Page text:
Why Gateways and Controllers Are Critical for IoT Architecture


An effective IoT architecture features middle-tier gateways and controllers to manage high volumes of continuous data, giving companies only needed data.

The Internet of Things (IoT) is attracting a huge amount of attention these days, although much of it seems directed at simplistic use cases or the shortcomings of today’s solutions. This is because the industry is missing consensus on the overall IoT architecture, standards, and reference models. While all of the leading vendors are working on their strategies for networked “Things,” few have evolved their thinking to a point where they are willing to publicly discuss key constructs of IoT architecture.

The unique challenge of IoT is the high volume of sensory data and the complex challenges this creates in managing and leveraging this data. This challenge extends to enterprises of all sizes that are interested in connecting more effectively with customers and driving higher levels of efficiency across the value chain.

Consumers will largely be insulated from the IoT data management and analysis challenges by applications that hide this complexity. Nevertheless, IoT begins with front-end sensor data and ends with back-end systems using analytics and decision-making capability to drive intelligent actions. What’s missing from the IoT discussion is how to best manage the movement of this data from the front-end to the back-end. This is where the concept of a middle tier supporting controllers and gateways fits in.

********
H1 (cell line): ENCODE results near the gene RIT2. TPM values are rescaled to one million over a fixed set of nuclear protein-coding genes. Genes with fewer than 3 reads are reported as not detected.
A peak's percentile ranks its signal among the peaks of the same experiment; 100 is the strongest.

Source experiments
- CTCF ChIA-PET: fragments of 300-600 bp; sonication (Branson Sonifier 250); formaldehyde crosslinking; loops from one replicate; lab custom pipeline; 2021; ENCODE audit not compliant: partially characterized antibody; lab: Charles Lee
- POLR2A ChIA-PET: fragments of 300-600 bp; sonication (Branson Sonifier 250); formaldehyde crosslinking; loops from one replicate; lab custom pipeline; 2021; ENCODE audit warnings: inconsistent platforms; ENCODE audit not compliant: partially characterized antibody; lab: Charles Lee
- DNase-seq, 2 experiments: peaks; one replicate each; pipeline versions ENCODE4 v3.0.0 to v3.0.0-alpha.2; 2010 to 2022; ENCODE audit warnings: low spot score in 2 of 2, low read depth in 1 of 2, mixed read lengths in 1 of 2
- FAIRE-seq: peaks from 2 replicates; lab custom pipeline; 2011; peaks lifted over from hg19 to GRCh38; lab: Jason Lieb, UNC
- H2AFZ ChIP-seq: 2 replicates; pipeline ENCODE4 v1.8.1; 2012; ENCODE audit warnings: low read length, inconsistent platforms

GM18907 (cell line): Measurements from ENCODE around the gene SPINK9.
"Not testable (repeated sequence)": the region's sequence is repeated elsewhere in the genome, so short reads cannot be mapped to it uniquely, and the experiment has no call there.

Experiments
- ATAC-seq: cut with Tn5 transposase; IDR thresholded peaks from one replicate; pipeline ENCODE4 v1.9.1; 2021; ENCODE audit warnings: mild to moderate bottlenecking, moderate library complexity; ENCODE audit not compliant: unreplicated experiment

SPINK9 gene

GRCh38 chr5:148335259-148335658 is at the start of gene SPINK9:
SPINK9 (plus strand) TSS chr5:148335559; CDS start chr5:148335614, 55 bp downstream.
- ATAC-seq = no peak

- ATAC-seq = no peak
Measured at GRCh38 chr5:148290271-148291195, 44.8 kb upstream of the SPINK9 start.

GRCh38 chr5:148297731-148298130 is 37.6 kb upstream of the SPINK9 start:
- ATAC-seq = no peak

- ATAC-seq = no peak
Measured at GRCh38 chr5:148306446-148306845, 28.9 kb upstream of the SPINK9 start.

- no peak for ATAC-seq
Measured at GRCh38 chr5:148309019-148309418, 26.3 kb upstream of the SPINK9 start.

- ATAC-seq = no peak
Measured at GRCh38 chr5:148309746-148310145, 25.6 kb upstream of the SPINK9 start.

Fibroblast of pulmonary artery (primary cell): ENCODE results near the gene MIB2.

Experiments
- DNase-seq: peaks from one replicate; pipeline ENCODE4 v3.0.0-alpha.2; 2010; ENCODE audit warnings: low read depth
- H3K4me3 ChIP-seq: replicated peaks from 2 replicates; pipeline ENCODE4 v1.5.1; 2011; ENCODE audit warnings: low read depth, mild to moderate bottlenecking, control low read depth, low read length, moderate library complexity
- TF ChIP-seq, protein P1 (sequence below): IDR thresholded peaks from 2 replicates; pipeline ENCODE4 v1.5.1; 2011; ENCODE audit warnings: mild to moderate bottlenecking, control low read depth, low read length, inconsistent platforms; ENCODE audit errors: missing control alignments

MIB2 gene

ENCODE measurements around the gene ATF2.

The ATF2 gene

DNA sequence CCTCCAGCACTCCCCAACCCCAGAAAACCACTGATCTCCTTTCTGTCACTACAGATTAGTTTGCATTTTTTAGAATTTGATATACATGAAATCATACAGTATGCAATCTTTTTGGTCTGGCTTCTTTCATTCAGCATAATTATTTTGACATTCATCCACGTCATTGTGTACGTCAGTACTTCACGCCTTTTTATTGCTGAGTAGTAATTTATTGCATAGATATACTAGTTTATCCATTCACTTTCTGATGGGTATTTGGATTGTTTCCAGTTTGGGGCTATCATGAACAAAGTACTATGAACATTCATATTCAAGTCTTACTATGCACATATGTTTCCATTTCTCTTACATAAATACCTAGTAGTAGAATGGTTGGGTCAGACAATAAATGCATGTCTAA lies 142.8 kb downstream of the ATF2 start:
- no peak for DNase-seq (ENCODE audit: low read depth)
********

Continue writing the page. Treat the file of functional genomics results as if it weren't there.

• Front-End Edge Devices. Front-end edge devices vary in intelligence and are nearly always tasked with data collection. Front-end devices therefore usually contain one of more sensors. The intelligence of front-end devices varies from simple sensors to intelligent micro-process controlled devices. Regardless of the intelligence of the front-end device, it needs to know how to identify itself, publish data or events securely, and interact with its parent gateway or controller. Smarter front-end devices will have the capability to bi-directionally interact with upstream controller and gateways and respond to directives.